Linked Lists

A linked list is either an empty linked list (Link.empty) or a first value and the rest of the linked list.

class Link:
    >>> s = Link(1, Link(2, Link(3)))
    >>> s
    Link(1, Link(2, Link(3)))
    empty = ()

    def __init__(self, first, rest=empty):
        assert rest is Link.empty or isinstance(rest, Link)
        self.first = first = rest

    def __repr__(self):
        if is not Link.empty:
            rest_str = ', ' + repr(
            rest_str = ''
        return 'Link({0}{1})'.format(repr(self.first), rest_str)

To check if a Link is empty, compare it against the class attribute Link.empty. For example, the below function prints out whether or not the link it is handed is empty:

def test_empty(link):
    if link is Link.empty:
        print('This linked list is empty!')
        print('This linked list is not empty!')

Note: Linked lists are recursive data structures! A linked list contains the first element of the list (first) and a reference to another linked list (rest) which contains the rest of the values in the list.

Question 1: Link to List

Write a function link_to_list that converts a given Link to a Python list.

def link_to_list(link):
    """Takes a Link and returns a Python list with the same elements.

    >>> link = Link(1, Link(2, Link(3, Link(4))))
    >>> link_to_list(link)
    [1, 2, 3, 4]
    >>> link_to_list(Link.empty)
    "*** YOUR CODE HERE ***"

Use OK to test your code:

python3 ok -q link_to_list

Question 2: Every Other

Implement every_other, which takes a linked list s. It mutates s such that all of the odd-indexed elements (using 0-based indexing) are removed from the list. For example:

>>> s = Link('a', Link('b', Link('c', Link('d'))))
>>> every_other(s)
>>> s.first
>>> is Link.empty

If s contains fewer than two elements, s remains unchanged.

Do not return anything! every_other should mutate the original list.

def every_other(s):
    """Mutates a linked list so that all the odd-indiced elements are removed
    (using 0-based indexing).

    >>> s = Link(1, Link(2, Link(3, Link(4))))
    >>> every_other(s)
    >>> s
    Link(1, Link(3))
    >>> odd_length = Link(5, Link(3, Link(1)))
    >>> every_other(odd_length)
    >>> odd_length
    Link(5, Link(1))
    >>> singleton = Link(4)
    >>> every_other(singleton)
    >>> singleton
    "*** YOUR CODE HERE ***"

Use OK to test your code:

python3 ok -q every_other

Question 3: Deep Map

Implement deep_map, which takes a function f and a link. It returns a new linked list with the same structure as link, but with f applied to any element within link or any Link instance contained in link.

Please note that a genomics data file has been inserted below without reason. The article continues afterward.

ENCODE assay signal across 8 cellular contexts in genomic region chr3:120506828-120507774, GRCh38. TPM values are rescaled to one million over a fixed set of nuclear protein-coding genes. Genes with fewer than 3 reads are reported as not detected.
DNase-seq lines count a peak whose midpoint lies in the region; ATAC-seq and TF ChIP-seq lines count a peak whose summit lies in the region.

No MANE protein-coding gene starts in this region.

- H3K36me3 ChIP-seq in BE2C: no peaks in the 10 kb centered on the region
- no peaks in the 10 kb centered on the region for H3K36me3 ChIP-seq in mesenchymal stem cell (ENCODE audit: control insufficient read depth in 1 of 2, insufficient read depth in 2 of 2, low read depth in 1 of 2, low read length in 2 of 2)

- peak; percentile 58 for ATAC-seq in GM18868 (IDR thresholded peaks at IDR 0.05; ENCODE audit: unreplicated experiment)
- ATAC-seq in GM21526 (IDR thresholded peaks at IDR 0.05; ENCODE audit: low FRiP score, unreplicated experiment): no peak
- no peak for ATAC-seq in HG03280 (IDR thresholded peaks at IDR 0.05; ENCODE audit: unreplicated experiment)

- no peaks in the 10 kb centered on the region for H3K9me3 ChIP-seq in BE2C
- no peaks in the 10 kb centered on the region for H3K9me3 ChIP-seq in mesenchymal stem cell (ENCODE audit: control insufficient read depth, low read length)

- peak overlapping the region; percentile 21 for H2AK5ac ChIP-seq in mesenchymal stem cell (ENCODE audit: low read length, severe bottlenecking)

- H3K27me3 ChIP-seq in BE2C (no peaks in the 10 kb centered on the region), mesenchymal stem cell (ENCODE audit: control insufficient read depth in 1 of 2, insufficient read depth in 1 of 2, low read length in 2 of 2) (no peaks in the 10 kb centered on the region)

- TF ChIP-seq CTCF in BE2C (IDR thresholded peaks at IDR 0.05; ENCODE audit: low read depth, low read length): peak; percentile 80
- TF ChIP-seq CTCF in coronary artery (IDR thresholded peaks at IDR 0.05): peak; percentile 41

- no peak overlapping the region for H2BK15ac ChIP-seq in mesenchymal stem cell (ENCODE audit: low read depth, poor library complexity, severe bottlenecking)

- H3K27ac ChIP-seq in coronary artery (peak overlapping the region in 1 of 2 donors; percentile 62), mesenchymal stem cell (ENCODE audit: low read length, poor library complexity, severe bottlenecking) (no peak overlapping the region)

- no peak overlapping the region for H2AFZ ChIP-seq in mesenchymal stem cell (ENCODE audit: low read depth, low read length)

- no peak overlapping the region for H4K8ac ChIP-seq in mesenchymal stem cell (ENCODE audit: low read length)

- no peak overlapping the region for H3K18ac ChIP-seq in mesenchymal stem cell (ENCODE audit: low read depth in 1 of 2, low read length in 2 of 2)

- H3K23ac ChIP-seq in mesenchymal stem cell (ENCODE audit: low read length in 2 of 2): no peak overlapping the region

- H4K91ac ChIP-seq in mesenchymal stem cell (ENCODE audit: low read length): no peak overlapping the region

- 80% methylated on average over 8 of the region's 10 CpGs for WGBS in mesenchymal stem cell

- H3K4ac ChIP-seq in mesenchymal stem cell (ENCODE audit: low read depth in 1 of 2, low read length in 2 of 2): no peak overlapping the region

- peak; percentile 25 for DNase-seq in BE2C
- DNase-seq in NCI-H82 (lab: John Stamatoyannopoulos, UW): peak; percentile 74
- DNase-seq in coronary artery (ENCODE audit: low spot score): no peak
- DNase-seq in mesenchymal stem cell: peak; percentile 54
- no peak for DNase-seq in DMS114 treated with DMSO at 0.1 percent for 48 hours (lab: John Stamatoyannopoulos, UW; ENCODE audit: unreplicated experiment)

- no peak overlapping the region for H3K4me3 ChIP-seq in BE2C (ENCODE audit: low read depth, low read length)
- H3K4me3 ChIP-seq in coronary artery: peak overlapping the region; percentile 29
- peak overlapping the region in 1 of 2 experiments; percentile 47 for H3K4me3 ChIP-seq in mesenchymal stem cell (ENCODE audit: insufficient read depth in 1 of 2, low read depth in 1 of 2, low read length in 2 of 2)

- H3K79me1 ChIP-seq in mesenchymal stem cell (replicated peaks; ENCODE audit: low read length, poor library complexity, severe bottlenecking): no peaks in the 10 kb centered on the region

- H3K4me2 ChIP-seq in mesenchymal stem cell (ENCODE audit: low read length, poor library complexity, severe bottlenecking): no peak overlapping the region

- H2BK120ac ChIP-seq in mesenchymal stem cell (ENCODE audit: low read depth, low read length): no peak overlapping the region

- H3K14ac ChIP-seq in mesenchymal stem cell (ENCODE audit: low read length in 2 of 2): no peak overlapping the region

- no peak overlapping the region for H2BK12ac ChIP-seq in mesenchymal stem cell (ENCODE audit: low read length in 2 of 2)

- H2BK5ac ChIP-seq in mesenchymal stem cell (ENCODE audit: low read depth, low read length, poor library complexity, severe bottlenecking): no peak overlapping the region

The deep_map function should recursively apply fn to each of that Link's elements rather than to that Link itself.

Hint: You may find the built-in isinstance function useful.

def deep_map(f, link):
    """Return a Link with the same structure as link but with fn mapped over
    its elements. If an element is an instance of a linked list, recursively
    apply f inside that linked list as well.

    >>> s = Link(1, Link(Link(2, Link(3)), Link(4)))
    >>> print_link(deep_map(lambda x: x * x, s))
    <1 <4 9> 16>
    >>> print_link(s) # unchanged
    <1 <2 3> 4>
    >>> print_link(deep_map(lambda x: 2 * x, Link(s, Link(Link(Link(5))))))
    <<2 <4 6> 8> <<10>>>
    "*** YOUR CODE HERE ***"

Use OK to test your code:

python3 ok -q deep_map

Question 4: Mutable Mapping

Implement deep_map_mut(fn, link), which applies a function fn onto all elements in the given linked list link. If an element is itself a linked list, apply fn to each of its elements, and so on.

Your implementation should mutate the original linked list. Do not create any new linked lists.

Hint: The built-in isinstance function may be useful.

>>> s = Link(1, Link(2, Link(3, Link(4))))
>>> isinstance(s, Link)
>>> isinstance(s, int)
def deep_map_mut(fn, link):
    """Mutates a deep link by replacing each item found with the
    result of calling fn on the item.  Does NOT create new Links (so
    no use of Link's constructor)

    Does not return the modified Link object.

    >>> link1 = Link(3, Link(Link(4), Link(5, Link(6))))
    >>> deep_map_mut(lambda x: x * x, link1)
    >>> print_link(link1)
    <9 <16> 25 36>
    "*** YOUR CODE HERE ***"

Use OK to test your code:

python3 ok -q deep_map_mut

Question 5: Slice

Implement a function slice_link that slices a given link. slice_link should slice the link starting at start and ending one element before end, as with a normal Python list.

def slice_link(link, start, end):
    """Slices a Link from start to end (as with a normal Python list).

    >>> link = Link(3, Link(1, Link(4, Link(1, Link(5, Link(9))))))
    >>> new = slice_link(link, 1, 4)
    >>> print_link(new)
    <1 4 1>
    "*** YOUR CODE HERE ***"

Use OK to test your code:

python3 ok -q slice_link


Make sure to submit this assignment by running:

python3 ok --submit